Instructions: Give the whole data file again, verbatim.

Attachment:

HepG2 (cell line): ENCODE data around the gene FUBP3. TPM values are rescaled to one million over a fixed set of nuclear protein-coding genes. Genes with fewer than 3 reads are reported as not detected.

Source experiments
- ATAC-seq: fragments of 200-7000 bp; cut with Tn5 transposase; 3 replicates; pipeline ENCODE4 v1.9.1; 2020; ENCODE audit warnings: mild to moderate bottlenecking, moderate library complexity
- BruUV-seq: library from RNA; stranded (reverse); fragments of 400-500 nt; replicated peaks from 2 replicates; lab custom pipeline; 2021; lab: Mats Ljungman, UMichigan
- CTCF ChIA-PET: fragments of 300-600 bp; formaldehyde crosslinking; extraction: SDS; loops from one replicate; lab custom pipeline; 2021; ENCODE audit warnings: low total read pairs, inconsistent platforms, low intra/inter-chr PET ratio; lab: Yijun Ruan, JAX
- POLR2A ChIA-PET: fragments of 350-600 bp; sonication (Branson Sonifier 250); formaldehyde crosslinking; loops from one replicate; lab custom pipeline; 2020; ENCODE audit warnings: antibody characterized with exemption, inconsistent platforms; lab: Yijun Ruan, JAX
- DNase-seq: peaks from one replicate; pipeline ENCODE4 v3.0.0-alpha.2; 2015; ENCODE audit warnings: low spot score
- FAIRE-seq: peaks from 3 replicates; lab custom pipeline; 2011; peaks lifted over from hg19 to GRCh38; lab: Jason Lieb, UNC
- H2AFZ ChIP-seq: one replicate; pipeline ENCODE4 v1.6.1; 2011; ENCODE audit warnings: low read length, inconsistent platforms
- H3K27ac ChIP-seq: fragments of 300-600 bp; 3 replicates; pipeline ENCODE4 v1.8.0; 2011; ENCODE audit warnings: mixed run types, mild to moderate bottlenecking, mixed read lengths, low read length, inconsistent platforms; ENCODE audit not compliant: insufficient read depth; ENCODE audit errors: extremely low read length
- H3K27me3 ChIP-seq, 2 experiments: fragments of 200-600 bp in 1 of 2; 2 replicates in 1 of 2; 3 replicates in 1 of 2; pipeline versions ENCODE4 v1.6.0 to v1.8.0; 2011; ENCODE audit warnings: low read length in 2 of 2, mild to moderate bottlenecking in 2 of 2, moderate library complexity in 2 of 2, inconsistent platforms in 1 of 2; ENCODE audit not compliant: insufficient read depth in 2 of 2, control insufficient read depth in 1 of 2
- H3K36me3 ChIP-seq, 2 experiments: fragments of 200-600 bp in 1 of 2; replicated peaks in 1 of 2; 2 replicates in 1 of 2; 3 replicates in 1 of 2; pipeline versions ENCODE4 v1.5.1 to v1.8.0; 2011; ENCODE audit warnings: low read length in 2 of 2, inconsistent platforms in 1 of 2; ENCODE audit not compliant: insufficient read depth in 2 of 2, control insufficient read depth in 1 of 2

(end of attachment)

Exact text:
HepG2 (cell line): ENCODE data around the gene FUBP3. TPM values are rescaled to one million over a fixed set of nuclear protein-coding genes. Genes with fewer than 3 reads are reported as not detected.

Source experiments
- ATAC-seq: fragments of 200-7000 bp; cut with Tn5 transposase; 3 replicates; pipeline ENCODE4 v1.9.1; 2020; ENCODE audit warnings: mild to moderate bottlenecking, moderate library complexity
- BruUV-seq: library from RNA; stranded (reverse); fragments of 400-500 nt; replicated peaks from 2 replicates; lab custom pipeline; 2021; lab: Mats Ljungman, UMichigan
- CTCF ChIA-PET: fragments of 300-600 bp; formaldehyde crosslinking; extraction: SDS; loops from one replicate; lab custom pipeline; 2021; ENCODE audit warnings: low total read pairs, inconsistent platforms, low intra/inter-chr PET ratio; lab: Yijun Ruan, JAX
- POLR2A ChIA-PET: fragments of 350-600 bp; sonication (Branson Sonifier 250); formaldehyde crosslinking; loops from one replicate; lab custom pipeline; 2020; ENCODE audit warnings: antibody characterized with exemption, inconsistent platforms; lab: Yijun Ruan, JAX
- DNase-seq: peaks from one replicate; pipeline ENCODE4 v3.0.0-alpha.2; 2015; ENCODE audit warnings: low spot score
- FAIRE-seq: peaks from 3 replicates; lab custom pipeline; 2011; peaks lifted over from hg19 to GRCh38; lab: Jason Lieb, UNC
- H2AFZ ChIP-seq: one replicate; pipeline ENCODE4 v1.6.1; 2011; ENCODE audit warnings: low read length, inconsistent platforms
- H3K27ac ChIP-seq: fragments of 300-600 bp; 3 replicates; pipeline ENCODE4 v1.8.0; 2011; ENCODE audit warnings: mixed run types, mild to moderate bottlenecking, mixed read lengths, low read length, inconsistent platforms; ENCODE audit not compliant: insufficient read depth; ENCODE audit errors: extremely low read length
- H3K27me3 ChIP-seq, 2 experiments: fragments of 200-600 bp in 1 of 2; 2 replicates in 1 of 2; 3 replicates in 1 of 2; pipeline versions ENCODE4 v1.6.0 to v1.8.0; 2011; ENCODE audit warnings: low read length in 2 of 2, mild to moderate bottlenecking in 2 of 2, moderate library complexity in 2 of 2, inconsistent platforms in 1 of 2; ENCODE audit not compliant: insufficient read depth in 2 of 2, control insufficient read depth in 1 of 2
- H3K36me3 ChIP-seq, 2 experiments: fragments of 200-600 bp in 1 of 2; replicated peaks in 1 of 2; 2 replicates in 1 of 2; 3 replicates in 1 of 2; pipeline versions ENCODE4 v1.5.1 to v1.8.0; 2011; ENCODE audit warnings: low read length in 2 of 2, inconsistent platforms in 1 of 2; ENCODE audit not compliant: insufficient read depth in 2 of 2, control insufficient read depth in 1 of 2